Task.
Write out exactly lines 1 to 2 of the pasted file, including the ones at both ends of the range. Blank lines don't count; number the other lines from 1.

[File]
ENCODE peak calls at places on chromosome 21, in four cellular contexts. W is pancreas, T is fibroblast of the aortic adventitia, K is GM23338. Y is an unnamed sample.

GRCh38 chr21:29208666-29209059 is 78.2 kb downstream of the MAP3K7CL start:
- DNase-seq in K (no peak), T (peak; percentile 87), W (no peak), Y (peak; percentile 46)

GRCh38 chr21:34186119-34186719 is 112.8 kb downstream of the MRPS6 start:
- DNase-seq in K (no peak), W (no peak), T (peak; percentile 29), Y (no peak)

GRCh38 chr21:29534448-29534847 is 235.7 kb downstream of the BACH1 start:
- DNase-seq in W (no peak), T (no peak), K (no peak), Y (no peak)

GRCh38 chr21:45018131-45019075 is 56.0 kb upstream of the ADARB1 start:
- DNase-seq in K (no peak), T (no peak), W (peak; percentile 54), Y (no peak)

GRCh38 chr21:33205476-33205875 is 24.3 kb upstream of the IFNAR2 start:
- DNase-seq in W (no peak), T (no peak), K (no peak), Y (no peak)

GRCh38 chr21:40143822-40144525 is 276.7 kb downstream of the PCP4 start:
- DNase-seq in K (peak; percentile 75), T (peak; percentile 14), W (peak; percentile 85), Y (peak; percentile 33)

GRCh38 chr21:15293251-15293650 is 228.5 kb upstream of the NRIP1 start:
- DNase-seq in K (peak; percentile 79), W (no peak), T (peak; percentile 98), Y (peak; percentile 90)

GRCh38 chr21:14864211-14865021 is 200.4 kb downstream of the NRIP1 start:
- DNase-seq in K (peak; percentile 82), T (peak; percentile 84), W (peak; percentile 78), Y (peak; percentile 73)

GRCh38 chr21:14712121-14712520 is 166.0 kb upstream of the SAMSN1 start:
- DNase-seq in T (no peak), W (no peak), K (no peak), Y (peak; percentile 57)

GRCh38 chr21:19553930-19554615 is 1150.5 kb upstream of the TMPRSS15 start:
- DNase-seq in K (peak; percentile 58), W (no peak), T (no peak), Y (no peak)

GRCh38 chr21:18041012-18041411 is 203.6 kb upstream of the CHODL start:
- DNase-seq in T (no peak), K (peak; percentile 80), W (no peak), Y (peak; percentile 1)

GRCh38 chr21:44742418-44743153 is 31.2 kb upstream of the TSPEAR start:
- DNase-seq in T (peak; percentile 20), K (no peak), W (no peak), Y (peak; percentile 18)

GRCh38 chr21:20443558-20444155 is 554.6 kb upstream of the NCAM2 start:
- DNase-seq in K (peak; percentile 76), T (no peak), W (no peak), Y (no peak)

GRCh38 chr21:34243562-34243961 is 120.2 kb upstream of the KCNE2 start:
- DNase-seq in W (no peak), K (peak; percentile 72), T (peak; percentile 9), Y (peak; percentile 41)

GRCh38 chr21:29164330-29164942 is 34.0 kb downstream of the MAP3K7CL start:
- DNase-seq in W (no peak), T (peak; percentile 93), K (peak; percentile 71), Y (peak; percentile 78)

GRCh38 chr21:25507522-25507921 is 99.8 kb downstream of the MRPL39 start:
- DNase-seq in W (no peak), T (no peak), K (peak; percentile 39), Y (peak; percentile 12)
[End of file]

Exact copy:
ENCODE peak calls at places on chromosome 21, in four cellular contexts. W is pancreas, T is fibroblast of the aortic adventitia, K is GM23338. Y is an unnamed sample.

GRCh38 chr21:29208666-29209059 is 78.2 kb downstream of the MAP3K7CL start: